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Tuesday, May 31, 2011


Padre Hotel - Bakersfield

       My wife and I have a fondness for the second and third tier cities of America.   Many so-called cultured, sophisticated Americans will gladly spend days in rapture traipsing around in like cities in Western European countries (like Bruges, for example.) but disdain the American equivalents. I would argues that a city whose past glory lies in the 1950s is JUST AS INTERESTING as a city whose past glory lies in the 15th century.   Unfortunately I live in the far south-western corner of the United States, so such cities are few and far between .

    This weekend, I did happen to make it as far north as Bakersfield, CA.  My wife and I repeatedly marveled on the four hour (five hour with traffic) drive from San Diego that Bakersfield is actually equidistant between San Diego and San Francisco/Sacramento, making it a natural way station for a grueling one day drive.  We chose to stay at the Shertaon Four Points for reasons that my wife would be better equipped to explain (Here's a hint though.)  Arrival was about 3 PM, so we headed "downtown" to hit a thrift/vintage store my wife was particuarly excited about.  Across the street was the hotel pictured above, "The Padre Hotel."  According to newspaper stories, the Padre was re-vamped in 2010 by a San Diego based partnership including  Graham Downes and Bret Miller.

   The vintage store that got my wife so excited was In Your Wildest Dreams, a three level, 21 thousand square foot consignment shop containing everything from clothes, to furniture, to records.  In Your Wildest Dreams was not particularly cheap, but it was not what thrifters call "picked over" in the sense that SD/LA/SF area thrifters understand the term.  There was PUH-lenty to buy.  From my perspective, the books were poor, but the records, which looked to be the collection of a single guy, were well selected, with some nice represses that I would be stoked to see at a "new" record store.  In Your Wildest Dreams isn't the only thrift/vintage/consignment store in Bakersfield, but you don't have to go to another one unless you are looking for stuff to resell on Ebay.

  After "thrifting" we walked across the street and had a drink at the Brimstone Bar inside the lobby of the Padre Hotel.  My wife and I were both impressed by the quality of the remodeling, the architect clearly had an eye for maintaining some of the better aspects of the original design while updating by removing interior walls- creating a large lobby space that was subdivided into the bar, a cafe and the check in area.  Guests have the opportunity to walk up a central stair case to the rooms, giving the space a constant multi-dimensional flow of people.  The Brimstone Bar was about what you would expect from a would-be boutique hotel in Bakersfield: rough around the edges but satisfactory considering the location.  Were I to return, I would want to give this place a shot.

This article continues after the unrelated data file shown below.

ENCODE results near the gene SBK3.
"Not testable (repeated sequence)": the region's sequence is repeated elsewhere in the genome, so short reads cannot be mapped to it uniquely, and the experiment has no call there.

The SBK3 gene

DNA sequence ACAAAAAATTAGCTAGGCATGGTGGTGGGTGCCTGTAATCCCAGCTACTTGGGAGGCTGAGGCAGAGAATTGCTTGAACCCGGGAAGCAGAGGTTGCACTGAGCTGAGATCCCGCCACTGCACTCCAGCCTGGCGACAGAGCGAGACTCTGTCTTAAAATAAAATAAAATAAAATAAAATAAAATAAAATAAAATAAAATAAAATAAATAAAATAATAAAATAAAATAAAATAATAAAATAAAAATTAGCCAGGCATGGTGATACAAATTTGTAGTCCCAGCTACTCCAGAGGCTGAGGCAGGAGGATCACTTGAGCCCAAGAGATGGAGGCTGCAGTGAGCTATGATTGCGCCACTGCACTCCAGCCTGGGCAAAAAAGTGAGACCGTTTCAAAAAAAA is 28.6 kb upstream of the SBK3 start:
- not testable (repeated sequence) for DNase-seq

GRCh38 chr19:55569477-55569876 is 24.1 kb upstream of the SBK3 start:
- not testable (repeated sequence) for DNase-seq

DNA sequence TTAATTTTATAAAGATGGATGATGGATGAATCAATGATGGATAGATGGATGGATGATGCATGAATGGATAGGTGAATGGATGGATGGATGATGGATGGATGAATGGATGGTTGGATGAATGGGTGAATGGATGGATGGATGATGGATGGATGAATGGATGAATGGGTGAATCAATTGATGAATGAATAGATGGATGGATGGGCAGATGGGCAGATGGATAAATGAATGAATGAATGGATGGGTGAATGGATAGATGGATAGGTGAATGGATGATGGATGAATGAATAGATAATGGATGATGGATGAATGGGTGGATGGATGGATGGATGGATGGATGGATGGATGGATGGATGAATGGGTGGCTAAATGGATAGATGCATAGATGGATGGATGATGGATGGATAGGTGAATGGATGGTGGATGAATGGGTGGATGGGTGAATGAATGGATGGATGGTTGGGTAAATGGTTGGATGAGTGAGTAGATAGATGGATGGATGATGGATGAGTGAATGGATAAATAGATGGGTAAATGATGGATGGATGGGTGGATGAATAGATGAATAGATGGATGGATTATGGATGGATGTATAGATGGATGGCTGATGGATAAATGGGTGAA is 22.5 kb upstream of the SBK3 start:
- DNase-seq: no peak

Dinner was an easy choice: Buck Owens Crystal Palace, a combination Steak house/Hard Rock style museum and music venue started by the legendary country hit-maker in 1995.  Buck also owns a country radio station in town, which is located next door to the Crystal Palace.  Our dinner at the Crystal Palace was what we expected: A great delight for every sense EXCEPT taste.  I'm not complaining, but my advice if you go there is to have a snack at the Brimstone prior, order the smallest thing off the menu at Crystal Palace and "pre-drink": My Budweiser was something like 5.50, and while I'm happy to pay up, I wouldn't want to do extended drinking here.  The Museum aspect is incredible, with an actual emphasis on his individual hits with the various costumery he used to promote each hit filling the rest of the display cases.  Still, if you have one night in Bakersfield and miss this place, you a sucka.  Call ahead for a reservation and get there after 7:30 PM for the band.

  For a night cap/evening activity I would have preferred to check out a show at Jerry's Pizza, but that was not in the cards.  Instead we went to Guthrie's Alley Cat, which has a decent online reputation, a quirky location in an actual alley and a killer old-school neon sign that still lights up.  Inside it's a little too nice to be a "dive bar" in the sense that I understand the term, but it was a decent "bar" bar.  The bartender was amiable as were the locals- no attitudes here.

  On the ride back to the hotel we stopped at but did not eat at Dewar's Family Ice Cream and Candy Parlor a hundred year old, still FAMILY OWNED and adorable as all get-out.  Inside it was a Saturday night mob-scene, but the ice cream jocks looked like stone-cold assassins of serving ice-cream.  The old timey candy selection didn't get me wet, so to speak, but on the whole it's an amazing place- right across the street from Bakersfield High School.  Standing in the parking lot, the sun setting out on the plains of the Central Valley, I could close my eyes and imagine that I was still in the 50s.  It was a pleasant sensation.

  Give Bakersfield a shot.

1 comment:

Anonymous said...

Next time you pass through, have lunch at Luigi's on 19th street. They just celebrated their 100th anniversary. The food is amaaazing! Check out their web site.

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